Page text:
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PROF. Christine Foyer recognized as a Redox Pioneer

Dr. Christine Foyer (B.Sc. 1974; Ph.D. 1977) has been recognized as a Redox Pioneer because she has published an article on redox biology that has been cited more than 1000 times, 4 other articles that have been cited more than 500 times, and a further 32 articles that have been each cited more than 100 times. During her Ph.D. at the Kings College, University of London, United Kingdom, Dr. Foyer discovered that ascorbate and glutathione and enzymes linking NADPH, glutathione, and ascorbate are localized in isolated chloroplast preparations. These observations pioneered the discovery of the ascorbate-glutathione cycle, now known as Foyer-Halliwell-Asada pathway after the names of the three major contributors, a crucial mechanism for H2O2 metabolism in both animals and plants. Dr. Foyer has made a very significant contribution to our current understanding of the crucial roles of ascorbate and glutathione in redox biology, particularly in relation to photosynthesis, respiration, and chloroplast and mitochondrial redox signaling networks. Antioxid. Redox Signal. 15, 2383 – 2391.

My view is that science...is compulsive and you have to keep with it all the time and not get despondent when things do not work well. Being passionate about science is what carries you through the hard times so that it isn't so much work, as a hobby that you do for a living. It is the thrill of achieving a better understanding and finding real pleasure in putting new ideas together, explaining data and passing on knowledge that keeps you going no matter what!


– Prof. Christine Helen Foyer

Biotechnology and Entrepreneurship at University of Pretoria

An all-female team of young entrepreneurship students has won the first ever Biotechnology in the Workplace competition at the University of Pretoria on the weekend of November 12th – 14th, 2010. The competition was the culmination of an Honours course designed to teach students about entrepreneurship in the biological sciences. After an intensive weekend of seminars and mentoring sessions with South African and international entrepreneurship experts, four groups of students competed by pitching their business plans to an independent panel of " investors " .

The winning team of Degracious Kgoale (Research and Development Director), Lindiwe Nkosi (Marketing Director), Monique Heystek (Finance Director) and Magdeleen du Plessis (Managing Director), with Prof. Karl Kunert.

" Fruit Loot, " the winning hypothetical company, was an agricultural biotech firm targeting the fruit growing market of South Africa. Their key product " Branchstop " was a biologically produced strigolactone spray which could be applied to trees to stop excessive lateral branching, thereby increasing the fruit yield of orchard trees up to 80%. The company had a strong intellectual property portfolio and an impressive marketing strategy targeting their customer base through print ads and fruit growers' unions. The presented business pitch included a realistic financial plan, expansion routes and exit strategies which convinced the judging panel.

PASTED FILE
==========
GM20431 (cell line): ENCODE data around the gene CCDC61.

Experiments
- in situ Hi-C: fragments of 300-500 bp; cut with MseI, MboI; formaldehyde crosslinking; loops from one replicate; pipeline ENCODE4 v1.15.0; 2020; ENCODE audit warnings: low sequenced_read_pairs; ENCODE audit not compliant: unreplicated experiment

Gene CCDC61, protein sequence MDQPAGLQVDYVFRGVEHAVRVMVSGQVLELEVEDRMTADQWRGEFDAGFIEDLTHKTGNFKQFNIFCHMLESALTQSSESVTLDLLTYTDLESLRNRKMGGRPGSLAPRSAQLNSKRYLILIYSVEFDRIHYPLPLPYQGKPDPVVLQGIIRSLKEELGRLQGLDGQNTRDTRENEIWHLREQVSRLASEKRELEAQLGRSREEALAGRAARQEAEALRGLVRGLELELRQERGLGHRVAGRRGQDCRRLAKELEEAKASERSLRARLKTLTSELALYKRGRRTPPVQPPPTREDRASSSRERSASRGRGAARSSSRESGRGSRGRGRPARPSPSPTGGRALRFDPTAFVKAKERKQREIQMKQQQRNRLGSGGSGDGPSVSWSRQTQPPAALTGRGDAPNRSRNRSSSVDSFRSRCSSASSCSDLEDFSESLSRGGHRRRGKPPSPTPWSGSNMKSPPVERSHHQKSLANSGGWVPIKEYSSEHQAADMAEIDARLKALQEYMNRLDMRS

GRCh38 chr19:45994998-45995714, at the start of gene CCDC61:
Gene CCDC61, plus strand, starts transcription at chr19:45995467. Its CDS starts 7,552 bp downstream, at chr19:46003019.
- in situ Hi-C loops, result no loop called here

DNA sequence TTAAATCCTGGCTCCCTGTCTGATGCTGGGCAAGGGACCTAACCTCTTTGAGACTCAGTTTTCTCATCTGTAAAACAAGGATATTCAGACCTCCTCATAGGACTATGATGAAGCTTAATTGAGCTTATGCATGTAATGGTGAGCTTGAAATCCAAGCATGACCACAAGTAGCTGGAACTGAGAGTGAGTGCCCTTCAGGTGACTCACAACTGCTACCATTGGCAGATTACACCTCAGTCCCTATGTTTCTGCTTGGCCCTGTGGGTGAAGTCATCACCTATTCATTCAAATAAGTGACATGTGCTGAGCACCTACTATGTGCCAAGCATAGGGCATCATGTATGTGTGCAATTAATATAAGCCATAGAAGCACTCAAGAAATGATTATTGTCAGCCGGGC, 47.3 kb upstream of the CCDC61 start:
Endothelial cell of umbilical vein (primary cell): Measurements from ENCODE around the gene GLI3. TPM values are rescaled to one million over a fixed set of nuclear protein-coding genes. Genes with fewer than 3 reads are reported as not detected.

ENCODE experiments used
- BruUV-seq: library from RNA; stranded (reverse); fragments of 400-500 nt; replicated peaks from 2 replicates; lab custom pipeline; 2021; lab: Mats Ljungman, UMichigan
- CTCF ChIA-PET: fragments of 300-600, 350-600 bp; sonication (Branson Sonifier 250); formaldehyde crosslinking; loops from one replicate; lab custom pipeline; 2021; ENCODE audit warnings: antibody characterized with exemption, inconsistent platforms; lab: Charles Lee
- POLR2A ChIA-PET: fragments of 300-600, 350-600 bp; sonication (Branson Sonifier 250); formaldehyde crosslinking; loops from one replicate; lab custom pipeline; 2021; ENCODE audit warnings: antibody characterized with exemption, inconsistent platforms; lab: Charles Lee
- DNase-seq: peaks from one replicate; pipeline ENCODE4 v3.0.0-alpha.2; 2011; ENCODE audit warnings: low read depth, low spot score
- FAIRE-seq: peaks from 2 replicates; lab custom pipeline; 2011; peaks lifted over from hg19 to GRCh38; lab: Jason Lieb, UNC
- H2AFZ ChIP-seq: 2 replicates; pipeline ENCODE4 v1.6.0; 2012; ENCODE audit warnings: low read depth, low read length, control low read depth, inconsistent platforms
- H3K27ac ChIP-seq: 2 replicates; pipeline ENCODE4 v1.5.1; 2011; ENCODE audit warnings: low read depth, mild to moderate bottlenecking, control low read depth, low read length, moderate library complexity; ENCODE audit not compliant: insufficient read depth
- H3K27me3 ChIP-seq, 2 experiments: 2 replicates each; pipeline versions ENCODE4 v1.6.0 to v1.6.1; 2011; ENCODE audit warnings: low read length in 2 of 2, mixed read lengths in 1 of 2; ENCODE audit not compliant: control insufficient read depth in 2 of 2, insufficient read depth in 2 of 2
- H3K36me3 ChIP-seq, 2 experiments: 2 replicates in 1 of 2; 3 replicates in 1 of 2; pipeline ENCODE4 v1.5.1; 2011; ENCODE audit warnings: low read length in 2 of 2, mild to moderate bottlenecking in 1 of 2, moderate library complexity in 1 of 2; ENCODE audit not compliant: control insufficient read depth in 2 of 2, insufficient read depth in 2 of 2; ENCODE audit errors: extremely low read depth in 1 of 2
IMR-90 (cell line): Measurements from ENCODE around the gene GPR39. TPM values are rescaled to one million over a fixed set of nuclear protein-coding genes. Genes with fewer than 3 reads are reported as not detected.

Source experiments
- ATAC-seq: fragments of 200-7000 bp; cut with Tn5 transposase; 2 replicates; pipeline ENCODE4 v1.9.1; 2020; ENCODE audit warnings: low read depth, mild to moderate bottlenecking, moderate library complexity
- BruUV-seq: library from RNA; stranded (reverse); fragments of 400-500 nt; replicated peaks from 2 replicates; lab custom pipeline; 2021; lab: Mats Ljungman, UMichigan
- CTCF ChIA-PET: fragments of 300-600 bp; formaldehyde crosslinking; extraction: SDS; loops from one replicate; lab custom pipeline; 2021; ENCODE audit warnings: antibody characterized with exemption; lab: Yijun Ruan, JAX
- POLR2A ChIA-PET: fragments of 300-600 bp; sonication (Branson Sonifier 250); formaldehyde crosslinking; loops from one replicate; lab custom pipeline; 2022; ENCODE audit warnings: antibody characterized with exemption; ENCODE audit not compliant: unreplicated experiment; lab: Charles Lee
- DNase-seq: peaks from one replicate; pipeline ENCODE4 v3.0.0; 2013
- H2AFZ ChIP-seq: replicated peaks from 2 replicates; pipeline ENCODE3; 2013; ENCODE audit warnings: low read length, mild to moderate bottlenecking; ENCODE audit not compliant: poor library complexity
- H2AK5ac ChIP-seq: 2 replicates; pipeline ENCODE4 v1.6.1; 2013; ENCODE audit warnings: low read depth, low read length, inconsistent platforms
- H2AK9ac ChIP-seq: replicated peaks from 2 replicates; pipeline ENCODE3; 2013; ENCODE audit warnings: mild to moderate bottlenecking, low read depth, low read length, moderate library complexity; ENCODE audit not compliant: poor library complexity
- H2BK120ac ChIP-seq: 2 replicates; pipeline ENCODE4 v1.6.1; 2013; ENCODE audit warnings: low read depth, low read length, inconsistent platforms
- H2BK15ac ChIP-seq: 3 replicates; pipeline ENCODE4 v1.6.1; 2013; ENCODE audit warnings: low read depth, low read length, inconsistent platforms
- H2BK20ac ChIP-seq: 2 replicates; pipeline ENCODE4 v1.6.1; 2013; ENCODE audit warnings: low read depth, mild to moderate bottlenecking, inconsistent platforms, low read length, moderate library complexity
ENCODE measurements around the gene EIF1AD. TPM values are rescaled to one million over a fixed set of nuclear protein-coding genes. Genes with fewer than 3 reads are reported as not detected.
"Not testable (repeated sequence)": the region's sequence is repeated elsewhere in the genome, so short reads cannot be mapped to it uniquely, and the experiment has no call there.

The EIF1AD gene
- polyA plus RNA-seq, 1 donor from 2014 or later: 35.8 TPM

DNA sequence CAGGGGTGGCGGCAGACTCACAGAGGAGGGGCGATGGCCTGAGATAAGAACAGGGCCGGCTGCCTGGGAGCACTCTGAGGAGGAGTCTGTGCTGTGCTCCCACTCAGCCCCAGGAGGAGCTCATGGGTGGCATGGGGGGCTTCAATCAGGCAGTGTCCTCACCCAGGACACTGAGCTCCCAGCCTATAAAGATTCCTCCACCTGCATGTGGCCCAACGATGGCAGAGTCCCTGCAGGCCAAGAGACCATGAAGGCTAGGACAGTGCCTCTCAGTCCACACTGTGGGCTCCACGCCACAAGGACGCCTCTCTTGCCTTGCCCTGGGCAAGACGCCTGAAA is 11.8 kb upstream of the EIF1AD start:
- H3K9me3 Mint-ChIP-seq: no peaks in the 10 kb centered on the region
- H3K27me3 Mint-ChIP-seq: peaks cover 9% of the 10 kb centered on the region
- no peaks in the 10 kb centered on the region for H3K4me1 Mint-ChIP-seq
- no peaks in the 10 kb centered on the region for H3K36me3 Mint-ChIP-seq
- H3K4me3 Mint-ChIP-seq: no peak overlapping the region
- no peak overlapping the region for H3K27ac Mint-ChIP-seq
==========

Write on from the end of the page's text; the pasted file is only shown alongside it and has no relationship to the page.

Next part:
The winning team presented their convincing business plan with great enthusiasm. They showed good teamwork during the workshop and were a strong unit which handled the rigorous questions of the judges very well.
The winning group is pictured with Professor Karl Kunert (Univ Pretoria) who organised the honours module on Biotechnology in the Workplace in conjunction with Prof Jonathan Youngelson (Head of Innovation Support). The entrepreneurship weekend was supported by the British Council, in collaboration with the John Innes Centre, Norwich UK.
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Visit to Chonbuk National University in Jeonju, South Korea, March 2009

New Publications

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Foyer CH, Lam H-M, Nguyen HT, Siddique KHM, Varshney RK, Colmer TD, Cowling W, Bramley H, Mori TA, Hodgson JM, Cooper JW, Miller AJ, Kunert K, Vorster J, Cullis C, Ozga JA, Wahlqvist ML, Liang Y, Shou H, Shi K, Yu J, Fodor N, Kaiser BN, Wong F-L, Valliyodan B, Considine MJ. (2016) Neglecting legumes has compromised human health and sustainable food production. Nature Plants 2:16112. 10.1038/nplants.2016.112
Pillay P, Kunert KJ, van Wyk S, Makgopa ME, Cullis CA, Vorster BJ. (2016) Agroinfiltration contributes to VP1 recombinant protein degradation. Bioengineered 7(6):459-477. 10.1080/21655979.2016.1208868
Kunert K, Vorster BJ, Fenta BA, Kibido T, Dionisio G, Foyer CH. (2016) Drought stress responses in soybean roots and nodules. Frontiers in Plant Science 7(1015) 10.3389/fpls.2016.01015 PDF
Naidoo SIM, Laurie SM, Odeny DA, Vorster BJ, Mphela WM, Greyling MM, Crampton BG. (2016) Genetic analysis of yield and flesh colour in sweetpotato. African Crop Science Journal 24(1):61-73. 10.4314/acsj.v24i1.5 PDF
Sainsbury F, Jutras PV, Vorster J, Goulet MC , Michaud D. (2016) A Chimeric Affinity Tag for Efficient Expression and Chromatographic Purification of Heterologous Proteins from Plants. Frontiers in Plant Science 7:141. 10.3389/fpls.2016.00141